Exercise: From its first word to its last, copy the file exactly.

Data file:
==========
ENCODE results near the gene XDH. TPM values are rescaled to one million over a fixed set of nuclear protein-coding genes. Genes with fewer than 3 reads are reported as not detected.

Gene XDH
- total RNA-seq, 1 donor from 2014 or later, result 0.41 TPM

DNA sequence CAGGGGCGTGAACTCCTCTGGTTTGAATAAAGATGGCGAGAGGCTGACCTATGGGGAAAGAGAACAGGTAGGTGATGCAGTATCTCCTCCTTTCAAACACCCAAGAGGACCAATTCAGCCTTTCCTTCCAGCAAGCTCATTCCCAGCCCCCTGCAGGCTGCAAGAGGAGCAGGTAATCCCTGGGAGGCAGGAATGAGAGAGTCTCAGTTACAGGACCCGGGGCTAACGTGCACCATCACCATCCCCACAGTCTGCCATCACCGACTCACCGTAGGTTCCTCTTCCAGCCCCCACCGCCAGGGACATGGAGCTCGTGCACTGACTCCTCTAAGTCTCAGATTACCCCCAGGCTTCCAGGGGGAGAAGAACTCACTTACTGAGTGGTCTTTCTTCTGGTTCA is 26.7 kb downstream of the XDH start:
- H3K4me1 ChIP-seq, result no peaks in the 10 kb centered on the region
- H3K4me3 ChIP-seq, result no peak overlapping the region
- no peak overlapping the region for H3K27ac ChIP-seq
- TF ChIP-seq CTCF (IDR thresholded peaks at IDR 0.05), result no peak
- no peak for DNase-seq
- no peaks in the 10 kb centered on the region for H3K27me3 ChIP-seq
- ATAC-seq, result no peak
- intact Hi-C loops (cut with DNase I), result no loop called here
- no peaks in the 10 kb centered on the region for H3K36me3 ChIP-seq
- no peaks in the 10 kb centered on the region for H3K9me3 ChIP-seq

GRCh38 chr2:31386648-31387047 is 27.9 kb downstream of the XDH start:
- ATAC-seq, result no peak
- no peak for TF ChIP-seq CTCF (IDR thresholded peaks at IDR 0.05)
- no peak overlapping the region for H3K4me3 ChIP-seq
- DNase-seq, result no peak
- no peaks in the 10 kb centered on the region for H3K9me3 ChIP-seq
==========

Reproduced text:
ENCODE results near the gene XDH. TPM values are rescaled to one million over a fixed set of nuclear protein-coding genes. Genes with fewer than 3 reads are reported as not detected.

Gene XDH
- total RNA-seq, 1 donor from 2014 or later, result 0.41 TPM

DNA sequence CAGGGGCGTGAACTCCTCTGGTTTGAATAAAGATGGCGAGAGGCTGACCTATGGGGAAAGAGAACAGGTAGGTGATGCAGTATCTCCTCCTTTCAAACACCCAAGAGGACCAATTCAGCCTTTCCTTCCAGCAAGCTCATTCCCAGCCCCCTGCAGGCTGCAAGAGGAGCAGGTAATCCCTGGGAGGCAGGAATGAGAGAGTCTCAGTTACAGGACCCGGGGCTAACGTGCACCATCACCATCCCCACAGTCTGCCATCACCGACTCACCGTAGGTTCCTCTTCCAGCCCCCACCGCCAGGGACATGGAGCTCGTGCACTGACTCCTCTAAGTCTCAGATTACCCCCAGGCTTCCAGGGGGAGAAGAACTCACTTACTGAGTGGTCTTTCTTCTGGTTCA is 26.7 kb downstream of the XDH start:
- H3K4me1 ChIP-seq, result no peaks in the 10 kb centered on the region
- H3K4me3 ChIP-seq, result no peak overlapping the region
- no peak overlapping the region for H3K27ac ChIP-seq
- TF ChIP-seq CTCF (IDR thresholded peaks at IDR 0.05), result no peak
- no peak for DNase-seq
- no peaks in the 10 kb centered on the region for H3K27me3 ChIP-seq
- ATAC-seq, result no peak
- intact Hi-C loops (cut with DNase I), result no loop called here
- no peaks in the 10 kb centered on the region for H3K36me3 ChIP-seq
- no peaks in the 10 kb centered on the region for H3K9me3 ChIP-seq

GRCh38 chr2:31386648-31387047 is 27.9 kb downstream of the XDH start:
- ATAC-seq, result no peak
- no peak for TF ChIP-seq CTCF (IDR thresholded peaks at IDR 0.05)
- no peak overlapping the region for H3K4me3 ChIP-seq
- DNase-seq, result no peak
- no peaks in the 10 kb centered on the region for H3K9me3 ChIP-seq